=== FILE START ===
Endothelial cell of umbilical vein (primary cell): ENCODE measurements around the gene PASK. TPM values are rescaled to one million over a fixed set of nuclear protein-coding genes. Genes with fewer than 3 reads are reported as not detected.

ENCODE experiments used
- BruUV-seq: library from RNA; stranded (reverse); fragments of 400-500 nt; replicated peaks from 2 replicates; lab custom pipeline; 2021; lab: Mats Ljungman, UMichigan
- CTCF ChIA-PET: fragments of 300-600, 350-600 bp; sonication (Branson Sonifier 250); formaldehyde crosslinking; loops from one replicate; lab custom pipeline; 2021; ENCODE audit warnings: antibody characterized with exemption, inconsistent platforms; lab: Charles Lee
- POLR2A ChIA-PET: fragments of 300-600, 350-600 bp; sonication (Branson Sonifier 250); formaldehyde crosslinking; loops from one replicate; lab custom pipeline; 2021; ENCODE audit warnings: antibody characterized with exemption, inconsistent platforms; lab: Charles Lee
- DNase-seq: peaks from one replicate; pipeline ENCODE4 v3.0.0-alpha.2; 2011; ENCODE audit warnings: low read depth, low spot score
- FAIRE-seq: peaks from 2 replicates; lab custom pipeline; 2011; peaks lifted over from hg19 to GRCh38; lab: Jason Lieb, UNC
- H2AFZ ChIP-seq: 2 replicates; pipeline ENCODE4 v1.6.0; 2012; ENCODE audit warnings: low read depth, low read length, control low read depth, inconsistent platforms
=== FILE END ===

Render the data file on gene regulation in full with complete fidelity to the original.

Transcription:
Endothelial cell of umbilical vein (primary cell): ENCODE measurements around the gene PASK. TPM values are rescaled to one million over a fixed set of nuclear protein-coding genes. Genes with fewer than 3 reads are reported as not detected.

ENCODE experiments used
- BruUV-seq: library from RNA; stranded (reverse); fragments of 400-500 nt; replicated peaks from 2 replicates; lab custom pipeline; 2021; lab: Mats Ljungman, UMichigan
- CTCF ChIA-PET: fragments of 300-600, 350-600 bp; sonication (Branson Sonifier 250); formaldehyde crosslinking; loops from one replicate; lab custom pipeline; 2021; ENCODE audit warnings: antibody characterized with exemption, inconsistent platforms; lab: Charles Lee
- POLR2A ChIA-PET: fragments of 300-600, 350-600 bp; sonication (Branson Sonifier 250); formaldehyde crosslinking; loops from one replicate; lab custom pipeline; 2021; ENCODE audit warnings: antibody characterized with exemption, inconsistent platforms; lab: Charles Lee
- DNase-seq: peaks from one replicate; pipeline ENCODE4 v3.0.0-alpha.2; 2011; ENCODE audit warnings: low read depth, low spot score
- FAIRE-seq: peaks from 2 replicates; lab custom pipeline; 2011; peaks lifted over from hg19 to GRCh38; lab: Jason Lieb, UNC
- H2AFZ ChIP-seq: 2 replicates; pipeline ENCODE4 v1.6.0; 2012; ENCODE audit warnings: low read depth, low read length, control low read depth, inconsistent platforms